The RH Mereo office chair created by Scandinavian Business Seating in collaboration with Veryday possesses intuitive ergonomics tailored to the physic...
Timo Wong and Priscilla Lui of Studio Juju talk about their upcoming projects, favourite landmarks, and more.
Last year, Singapore-based Studio Juju made the headlines in Milan when they captured both the Design Report Award for best newcomer contribution at SaloneSatellite, and the W Hotel Designers of the Future Award (see our 2011 interview with Studio Juju here).
With Milan design week hitting everyone’s radar yet again in just a few weeks, we thought it fitting to catch up with the youthful duo for a quick chat!
“A Tent” at W Hotel Hong Kong – previously conceived for the Design Miami/Basel “Designers of the Future” award.
Describe your design philosophy.
Designing a good experience with any project. We believe that the encounter with any physical design has to be both sensorial and emotional.
Wobble and Mushroom Collection
Projects you are busy with at the moment.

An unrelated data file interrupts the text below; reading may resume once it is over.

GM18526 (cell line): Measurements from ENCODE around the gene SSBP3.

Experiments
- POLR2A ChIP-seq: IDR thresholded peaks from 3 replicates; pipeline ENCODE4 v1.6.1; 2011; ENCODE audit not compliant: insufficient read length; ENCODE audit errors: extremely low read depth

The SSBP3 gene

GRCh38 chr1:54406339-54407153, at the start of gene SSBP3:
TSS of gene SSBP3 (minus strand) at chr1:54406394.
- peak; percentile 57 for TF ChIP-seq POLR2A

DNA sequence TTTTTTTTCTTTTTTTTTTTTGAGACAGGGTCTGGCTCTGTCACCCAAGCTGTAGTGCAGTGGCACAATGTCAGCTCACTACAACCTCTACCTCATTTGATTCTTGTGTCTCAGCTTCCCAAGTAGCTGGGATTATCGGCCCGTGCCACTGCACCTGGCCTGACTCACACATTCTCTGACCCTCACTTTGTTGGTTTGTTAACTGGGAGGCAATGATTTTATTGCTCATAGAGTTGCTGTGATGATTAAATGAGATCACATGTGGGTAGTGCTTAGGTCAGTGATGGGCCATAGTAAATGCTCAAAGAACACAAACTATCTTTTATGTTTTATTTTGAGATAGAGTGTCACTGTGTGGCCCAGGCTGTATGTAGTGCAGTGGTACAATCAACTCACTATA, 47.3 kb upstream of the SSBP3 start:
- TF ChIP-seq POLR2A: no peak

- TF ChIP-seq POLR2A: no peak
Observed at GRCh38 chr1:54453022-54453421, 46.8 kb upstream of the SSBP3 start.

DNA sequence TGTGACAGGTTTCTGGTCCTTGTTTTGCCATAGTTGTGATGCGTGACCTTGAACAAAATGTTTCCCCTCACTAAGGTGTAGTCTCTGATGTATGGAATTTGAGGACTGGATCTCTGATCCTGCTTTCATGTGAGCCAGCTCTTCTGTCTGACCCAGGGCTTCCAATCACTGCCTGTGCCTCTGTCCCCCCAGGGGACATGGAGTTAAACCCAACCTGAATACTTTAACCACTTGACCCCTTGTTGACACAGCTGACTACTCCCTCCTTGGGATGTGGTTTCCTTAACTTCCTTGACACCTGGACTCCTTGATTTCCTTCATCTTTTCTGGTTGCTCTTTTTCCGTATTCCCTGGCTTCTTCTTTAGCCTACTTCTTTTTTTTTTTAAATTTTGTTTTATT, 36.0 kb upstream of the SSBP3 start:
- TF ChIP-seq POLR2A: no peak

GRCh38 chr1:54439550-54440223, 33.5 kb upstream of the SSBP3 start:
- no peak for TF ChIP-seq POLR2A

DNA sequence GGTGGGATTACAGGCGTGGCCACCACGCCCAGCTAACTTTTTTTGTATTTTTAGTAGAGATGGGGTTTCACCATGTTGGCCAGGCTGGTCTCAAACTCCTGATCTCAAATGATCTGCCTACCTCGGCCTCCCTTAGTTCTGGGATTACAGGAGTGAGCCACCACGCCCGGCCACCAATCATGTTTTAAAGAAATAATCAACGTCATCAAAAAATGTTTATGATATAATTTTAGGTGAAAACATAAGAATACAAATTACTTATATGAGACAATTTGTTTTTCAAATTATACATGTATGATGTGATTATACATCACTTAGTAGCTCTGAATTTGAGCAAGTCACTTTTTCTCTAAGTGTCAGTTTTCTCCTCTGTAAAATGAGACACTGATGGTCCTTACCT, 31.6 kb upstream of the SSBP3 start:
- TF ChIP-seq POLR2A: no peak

We are working with Living Divani on a set of tables, and a new collection of luxury table accessories for a new brand.
Also, a commissioned installation for SaloneSatellite as one of 15 designers to celebrate the event’s 15th year anniversary. All to be presented during the Milan fair this year.
Concurrently, other commissioned works in Singapore.
Top 3 influences.
The food we eat. The things we see. The people that we meet.
Favourite local landmark/building.
Let’s say many, BUT the new library and new shopping malls.
Favourite international landmark/building.
We once slept at the Rolex Learning Center designed by Sanaa in Lausanne. We woke up from the bean bags and had lunch at the cafeteria.
Dream person to collaborate with.
Anyone who has a strong passion for what he or she does.
Favourite decade of design.
Box Chair by Enzo Mari.
Number 1 concern for the design industry in the coming decade.
Waste. When a design doesn’t connect long enough with the users, it gets dumped. It’s not just about using waste materials to build another thing.
One item in the workplace you can’t live without.